Dave Jones regrets the prickly relationship he had with the media during his time at Cardiff City.
The former Bluebirds manager, who left the Welsh club in the summer, had a number of run-ins with local reporters during his six years in charge and refused to speak to Media Wales journalists for much of his tenure.
Speaking on Goals on Sunday he revealed the cause of their disagreements, but accepted he should have done more to improve his rapport with Cardiff's football writers.
Jones said: "Where did it originally come from? They character assassinated Stephen McPhail in a game against Swansea and continued to do that.
"I wasn't happy with that and actually spoke to one of the reporters and asked him why - and because they are supporters as well as reporters it's very difficult to give an unbiased opinion. There's a boy who's fighting cancer and I wasn't happy with the character assassination.
"It didn't matter about me because you get that all the time, but somewhere along the line we lost touch with each other and as long as I kept getting results it was always going to be about results.
"But when one of them says his ambition is to get me out of my job then why should I speak to them?
"I never had a problem with any of the nationals and I should have been bigger and probably repaired some of the damage, but once it's done it's very hard to go back. It does upset you when things are said and I don't think they went about it in the right way.
"If you're talking about regrets then yes, maybe I should have repaired that rapport with them, but sometimes you get stubborn as well."
Jones also admitted he regretted his failure to earn Cardiff promotion to the Premier League.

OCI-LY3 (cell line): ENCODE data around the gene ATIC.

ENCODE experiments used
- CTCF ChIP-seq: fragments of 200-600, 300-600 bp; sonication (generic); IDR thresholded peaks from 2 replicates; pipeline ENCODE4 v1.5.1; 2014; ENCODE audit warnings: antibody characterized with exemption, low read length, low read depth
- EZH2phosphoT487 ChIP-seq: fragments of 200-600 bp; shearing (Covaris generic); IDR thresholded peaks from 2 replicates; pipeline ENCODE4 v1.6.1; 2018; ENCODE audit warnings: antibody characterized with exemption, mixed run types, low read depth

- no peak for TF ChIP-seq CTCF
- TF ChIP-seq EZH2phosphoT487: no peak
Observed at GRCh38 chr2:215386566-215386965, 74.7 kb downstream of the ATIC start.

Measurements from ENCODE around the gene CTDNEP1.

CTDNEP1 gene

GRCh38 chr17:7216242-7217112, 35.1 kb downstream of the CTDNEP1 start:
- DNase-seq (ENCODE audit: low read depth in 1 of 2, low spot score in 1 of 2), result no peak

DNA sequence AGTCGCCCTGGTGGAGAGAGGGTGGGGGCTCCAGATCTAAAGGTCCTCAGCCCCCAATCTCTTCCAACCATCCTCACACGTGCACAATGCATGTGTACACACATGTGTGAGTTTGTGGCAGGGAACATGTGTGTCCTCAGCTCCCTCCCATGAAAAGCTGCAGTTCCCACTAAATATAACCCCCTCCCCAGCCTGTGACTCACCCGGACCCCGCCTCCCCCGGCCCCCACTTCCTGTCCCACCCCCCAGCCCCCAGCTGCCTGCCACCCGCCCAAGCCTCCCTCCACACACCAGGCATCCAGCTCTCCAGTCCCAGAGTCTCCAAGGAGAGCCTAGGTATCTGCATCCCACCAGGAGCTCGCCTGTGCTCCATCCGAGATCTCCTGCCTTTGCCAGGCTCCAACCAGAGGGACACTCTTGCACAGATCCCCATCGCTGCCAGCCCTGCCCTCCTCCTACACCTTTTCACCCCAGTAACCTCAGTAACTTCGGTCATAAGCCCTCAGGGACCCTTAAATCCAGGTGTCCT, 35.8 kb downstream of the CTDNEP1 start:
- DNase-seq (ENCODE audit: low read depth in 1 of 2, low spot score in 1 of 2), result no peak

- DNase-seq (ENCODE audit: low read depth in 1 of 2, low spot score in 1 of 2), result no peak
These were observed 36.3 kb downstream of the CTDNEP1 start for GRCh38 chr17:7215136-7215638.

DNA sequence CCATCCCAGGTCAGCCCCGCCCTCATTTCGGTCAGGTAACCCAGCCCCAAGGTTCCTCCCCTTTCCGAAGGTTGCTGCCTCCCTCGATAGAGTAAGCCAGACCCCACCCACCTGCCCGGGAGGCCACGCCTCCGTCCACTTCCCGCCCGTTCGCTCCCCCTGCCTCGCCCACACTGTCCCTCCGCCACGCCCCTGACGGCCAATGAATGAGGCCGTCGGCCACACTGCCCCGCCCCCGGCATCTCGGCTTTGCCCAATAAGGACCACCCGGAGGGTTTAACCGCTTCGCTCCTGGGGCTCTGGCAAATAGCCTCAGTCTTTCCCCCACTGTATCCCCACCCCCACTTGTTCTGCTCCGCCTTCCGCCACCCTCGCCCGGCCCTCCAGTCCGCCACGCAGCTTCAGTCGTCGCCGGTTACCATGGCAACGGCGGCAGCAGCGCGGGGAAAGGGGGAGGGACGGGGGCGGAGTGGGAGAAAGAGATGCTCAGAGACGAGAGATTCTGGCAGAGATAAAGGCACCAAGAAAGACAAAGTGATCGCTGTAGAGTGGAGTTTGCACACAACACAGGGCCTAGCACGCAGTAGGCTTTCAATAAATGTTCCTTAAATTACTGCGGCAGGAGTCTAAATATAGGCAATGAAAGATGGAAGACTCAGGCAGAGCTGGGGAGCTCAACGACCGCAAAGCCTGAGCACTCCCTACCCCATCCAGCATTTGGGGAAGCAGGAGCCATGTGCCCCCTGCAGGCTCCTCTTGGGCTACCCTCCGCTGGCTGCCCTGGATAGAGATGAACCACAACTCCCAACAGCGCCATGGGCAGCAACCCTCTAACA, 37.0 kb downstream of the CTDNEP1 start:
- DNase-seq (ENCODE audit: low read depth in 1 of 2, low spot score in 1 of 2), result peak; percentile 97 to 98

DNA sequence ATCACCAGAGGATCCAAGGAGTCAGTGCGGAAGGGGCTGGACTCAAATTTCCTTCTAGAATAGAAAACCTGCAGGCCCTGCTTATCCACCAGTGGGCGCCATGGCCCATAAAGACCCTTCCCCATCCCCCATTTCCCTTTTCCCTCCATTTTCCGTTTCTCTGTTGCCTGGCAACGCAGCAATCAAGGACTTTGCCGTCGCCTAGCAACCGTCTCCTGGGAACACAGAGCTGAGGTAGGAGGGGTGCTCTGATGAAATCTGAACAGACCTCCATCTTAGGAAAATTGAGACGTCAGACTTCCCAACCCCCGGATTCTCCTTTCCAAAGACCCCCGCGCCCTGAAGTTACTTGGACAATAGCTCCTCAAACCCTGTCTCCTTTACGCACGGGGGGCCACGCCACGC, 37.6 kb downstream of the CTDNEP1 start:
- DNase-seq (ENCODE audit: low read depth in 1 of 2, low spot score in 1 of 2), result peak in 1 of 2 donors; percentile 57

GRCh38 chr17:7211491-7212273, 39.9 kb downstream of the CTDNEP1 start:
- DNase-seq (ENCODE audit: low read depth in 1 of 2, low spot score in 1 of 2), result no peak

He nurtured a number of promising footballers during his six years in charge, but after falling short in the promotion race - they missed out in the play-offs in each of the last two seasons - many of those players were sold.
And while Jones is proud of what he achieved under those circumstances, he remains frustrated that they couldn't make it to the next level.
"You always have regrets in football," he said.
"Mine's not being able to go that one step and give them what everybody wanted, which was the Premier League.
"You can look for many excuses, you can look for the reasons why it didn't happen and I'm pretty comfortable with the time I had.
"I had six good years, I was the fourth longest serving [manager in English football], which is crazy because six years isn't a great deal of time - certainly for what Cardiff wanted to do.
"We were always servicing debt. If they'd kept the players we brought through - Roger Johnson, Cameron Jerome Aaron Ramsey and all these players - there were so fantastic players, but each year we had to sell.
"I knew the circumstances I was going into at Cardiff, that they were always going to have to sell to survive. But you sell your best players and for some reason you should be better the next season?
"To be fair, with the help of some fantastic staff, we did a really good job there and I'm very proud of what I achieved.
"My only regret is I couldn't take them that one step. People have asked me: 'Why didn't it happen?' I've looked at every reason and every excuse and we just fell short.
"We just weren't good enough to achieve it."